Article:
Any doubt attached to this Ravens bunch disappeared long ago, but Tennessee must be John Harbaugh’s worst nightmare. The Titans revel in the physical style Baltimore wants to play. Tennessee will pound Derrick Henry and attempt to hit A.J. Brown deep after the defense has fallen asleep. Ryan Tannehill doesn’t turn it over, only throwing 6 picks on the season. These teams mimic the other’s style, but only one has Lamar Jackson.
Both teams want to run. Who can stop the other? The Ravens struggle to defend the run, giving up 4.4 yards per rush, 21st in the league, while the Titans fare better, allowing 4.1 (7th). Lamar Jackson is a different animal, however. The Ravens pounce on teams early while defenses are adjusting to his speed. A few designed runs gash opponents, causing them to inch toward the line of scrimmage. Jackson then throws it over their heads. Mark Ingram and Gus Edwards are coming for you too. Tennessee must stop them first.
Discipline from the Titans is paramount. Though it can lead to other problems, they must spy Jackson with Rashaan Evans, Jayon Brown and Kenny Vaccaro. Mix it up; give Lamar different looks; just don’t leave him unattended. Corners Logan Ryan and Adoree’ Jackson, along with safety Kevin Byard, must shut down Baltimore’s tight ends and wide receivers in one-on-one man match-ups to have any chance. All others on defense must focus on stopping the lethal run game.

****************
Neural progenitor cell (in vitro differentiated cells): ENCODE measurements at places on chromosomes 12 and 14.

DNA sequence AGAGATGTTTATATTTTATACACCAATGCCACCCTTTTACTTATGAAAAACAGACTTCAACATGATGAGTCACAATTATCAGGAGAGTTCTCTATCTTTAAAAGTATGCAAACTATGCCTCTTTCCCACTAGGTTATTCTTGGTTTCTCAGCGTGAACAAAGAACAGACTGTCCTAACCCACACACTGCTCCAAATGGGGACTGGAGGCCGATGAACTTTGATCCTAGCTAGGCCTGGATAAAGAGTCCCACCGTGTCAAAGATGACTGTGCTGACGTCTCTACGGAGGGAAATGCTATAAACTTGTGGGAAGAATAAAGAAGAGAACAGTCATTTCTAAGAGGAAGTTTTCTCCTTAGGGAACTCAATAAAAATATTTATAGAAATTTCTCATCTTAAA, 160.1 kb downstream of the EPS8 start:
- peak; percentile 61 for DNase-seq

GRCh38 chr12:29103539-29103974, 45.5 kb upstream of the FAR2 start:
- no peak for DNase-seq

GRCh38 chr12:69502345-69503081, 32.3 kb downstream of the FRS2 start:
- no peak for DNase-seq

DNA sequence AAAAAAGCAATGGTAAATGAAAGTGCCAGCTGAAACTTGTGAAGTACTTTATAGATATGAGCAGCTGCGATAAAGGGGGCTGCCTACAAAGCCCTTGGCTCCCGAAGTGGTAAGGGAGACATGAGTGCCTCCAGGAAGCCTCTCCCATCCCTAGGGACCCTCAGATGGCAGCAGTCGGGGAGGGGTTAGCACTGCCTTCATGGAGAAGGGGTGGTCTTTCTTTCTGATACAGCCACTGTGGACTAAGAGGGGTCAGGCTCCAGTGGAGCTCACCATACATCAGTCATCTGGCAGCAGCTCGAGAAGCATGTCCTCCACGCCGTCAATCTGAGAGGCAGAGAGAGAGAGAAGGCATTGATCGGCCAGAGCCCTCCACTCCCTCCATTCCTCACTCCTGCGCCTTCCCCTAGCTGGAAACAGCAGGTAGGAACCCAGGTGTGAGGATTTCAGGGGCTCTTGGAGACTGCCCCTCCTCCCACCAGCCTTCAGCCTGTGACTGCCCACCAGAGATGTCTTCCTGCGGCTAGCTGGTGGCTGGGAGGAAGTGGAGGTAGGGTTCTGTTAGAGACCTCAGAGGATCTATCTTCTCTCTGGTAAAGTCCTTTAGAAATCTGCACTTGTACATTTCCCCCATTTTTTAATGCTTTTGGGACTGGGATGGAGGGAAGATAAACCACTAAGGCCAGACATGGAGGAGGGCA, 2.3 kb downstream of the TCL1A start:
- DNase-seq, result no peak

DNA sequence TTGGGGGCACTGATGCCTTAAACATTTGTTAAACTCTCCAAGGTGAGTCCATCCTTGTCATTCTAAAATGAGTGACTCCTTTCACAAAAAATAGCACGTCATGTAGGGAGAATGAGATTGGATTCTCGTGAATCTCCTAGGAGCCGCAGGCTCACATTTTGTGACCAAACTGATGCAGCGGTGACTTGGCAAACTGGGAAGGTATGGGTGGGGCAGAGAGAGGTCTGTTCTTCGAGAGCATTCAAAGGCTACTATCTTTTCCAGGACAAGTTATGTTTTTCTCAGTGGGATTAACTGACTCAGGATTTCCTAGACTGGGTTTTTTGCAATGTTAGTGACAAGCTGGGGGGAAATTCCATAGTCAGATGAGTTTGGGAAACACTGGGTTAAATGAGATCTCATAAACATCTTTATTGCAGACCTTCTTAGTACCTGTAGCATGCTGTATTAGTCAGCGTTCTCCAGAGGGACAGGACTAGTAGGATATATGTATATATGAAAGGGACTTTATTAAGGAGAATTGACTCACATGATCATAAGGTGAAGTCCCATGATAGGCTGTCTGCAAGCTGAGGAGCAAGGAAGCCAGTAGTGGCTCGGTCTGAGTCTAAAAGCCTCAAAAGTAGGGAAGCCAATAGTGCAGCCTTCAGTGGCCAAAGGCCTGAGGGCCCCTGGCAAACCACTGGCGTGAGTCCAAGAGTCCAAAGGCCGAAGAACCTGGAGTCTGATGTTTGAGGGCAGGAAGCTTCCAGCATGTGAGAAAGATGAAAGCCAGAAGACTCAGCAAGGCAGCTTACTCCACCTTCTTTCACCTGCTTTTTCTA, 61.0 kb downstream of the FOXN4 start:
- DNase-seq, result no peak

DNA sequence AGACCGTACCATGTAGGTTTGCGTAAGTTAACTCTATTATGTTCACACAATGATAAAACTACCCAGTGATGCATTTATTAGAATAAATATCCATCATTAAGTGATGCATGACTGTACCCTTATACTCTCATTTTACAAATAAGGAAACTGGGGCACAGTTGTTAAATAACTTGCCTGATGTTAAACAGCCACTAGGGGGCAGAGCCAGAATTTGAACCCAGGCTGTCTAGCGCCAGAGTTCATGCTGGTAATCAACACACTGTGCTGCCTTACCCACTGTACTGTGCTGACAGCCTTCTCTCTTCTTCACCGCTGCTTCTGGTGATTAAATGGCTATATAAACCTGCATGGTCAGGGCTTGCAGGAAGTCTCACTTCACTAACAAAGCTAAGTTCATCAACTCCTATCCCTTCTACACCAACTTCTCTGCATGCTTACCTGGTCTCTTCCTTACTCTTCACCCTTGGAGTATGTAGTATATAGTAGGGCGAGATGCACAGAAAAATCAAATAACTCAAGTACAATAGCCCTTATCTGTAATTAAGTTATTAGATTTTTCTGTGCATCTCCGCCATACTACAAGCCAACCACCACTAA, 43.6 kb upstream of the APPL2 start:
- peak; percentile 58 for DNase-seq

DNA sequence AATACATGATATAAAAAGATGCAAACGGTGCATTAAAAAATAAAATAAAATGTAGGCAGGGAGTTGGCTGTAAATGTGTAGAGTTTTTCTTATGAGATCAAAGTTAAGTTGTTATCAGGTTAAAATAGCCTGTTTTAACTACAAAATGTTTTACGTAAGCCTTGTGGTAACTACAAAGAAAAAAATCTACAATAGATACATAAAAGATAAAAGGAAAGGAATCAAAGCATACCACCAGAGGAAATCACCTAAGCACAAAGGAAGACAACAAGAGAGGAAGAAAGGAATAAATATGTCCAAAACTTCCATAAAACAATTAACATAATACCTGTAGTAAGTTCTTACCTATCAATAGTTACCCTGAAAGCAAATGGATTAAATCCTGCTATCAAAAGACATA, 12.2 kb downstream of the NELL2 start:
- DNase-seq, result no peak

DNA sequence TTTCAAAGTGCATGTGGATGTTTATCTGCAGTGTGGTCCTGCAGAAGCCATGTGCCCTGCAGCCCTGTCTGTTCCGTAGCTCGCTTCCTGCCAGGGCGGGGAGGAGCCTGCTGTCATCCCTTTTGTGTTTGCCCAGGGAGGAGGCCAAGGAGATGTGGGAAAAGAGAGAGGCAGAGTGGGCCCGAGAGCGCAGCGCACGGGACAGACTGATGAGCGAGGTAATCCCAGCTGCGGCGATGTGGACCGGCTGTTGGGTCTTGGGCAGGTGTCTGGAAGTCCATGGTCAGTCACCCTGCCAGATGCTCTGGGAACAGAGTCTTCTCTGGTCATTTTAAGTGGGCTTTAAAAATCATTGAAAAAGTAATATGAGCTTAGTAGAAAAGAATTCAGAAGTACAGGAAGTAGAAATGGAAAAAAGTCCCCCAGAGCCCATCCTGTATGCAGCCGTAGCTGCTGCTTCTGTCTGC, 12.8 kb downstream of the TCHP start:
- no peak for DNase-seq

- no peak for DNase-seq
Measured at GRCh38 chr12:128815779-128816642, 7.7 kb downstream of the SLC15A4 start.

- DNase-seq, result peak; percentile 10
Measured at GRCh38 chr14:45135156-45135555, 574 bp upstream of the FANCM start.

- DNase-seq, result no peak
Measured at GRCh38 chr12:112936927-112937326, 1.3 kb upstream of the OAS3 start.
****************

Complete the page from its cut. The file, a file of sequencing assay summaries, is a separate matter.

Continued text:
Tennessee has to take advantage of Baltimore’s so-so run defense. Pound Derrick Henry. Mix in Dion Lewis’ speed for a change of pace. They’ll need at least one deep ball connection between Tannehill and A.J. Brown to put the Ravens on their heels. Baltimore has been stingy against the pass, allowing opposing QBs to complete only 58% of their passes and just 6 yards per attempt (6th lowest). Tannehill has had success taking the top off defenses, but Henry will need to cook to unlock this option for his offense.
Baltimore has been a juggernaut since losing to the Browns in Week 4. Lamar Jackson is the unquestioned league MVP. They have the highest scoring offense and 3rd stingiest defense in the NFL and are playing at home in front of one of the best crowds in football. Tennessee gained an enormous boost going to New England and knocking off the champs last week, however. The Titans aren’t afraid to take a punch and will dish out a few themselves. This one feels closer than expected.
Houston @ Kansas City
This one looks ugly for Houston. Ten point dogs, the Texans struggled at home to beat a Buffalo team not ready for the playoffs. The Bills led until 4:37 left in the 4th quarter, and, though he tried, Josh Allen couldn’t get the Houston defense to take the ball from him. The Texans dropped 4-5 would be interceptions and couldn’t recover an insane lateral by Allen on Buffalo’s final drive that sent the game into overtime. Coaching blunders and clock mismanagement littered a poorly played game by each side. Now Houston must travel to Arrowhead to face a Chiefs team more prepared than ever to reach the Super Bowl.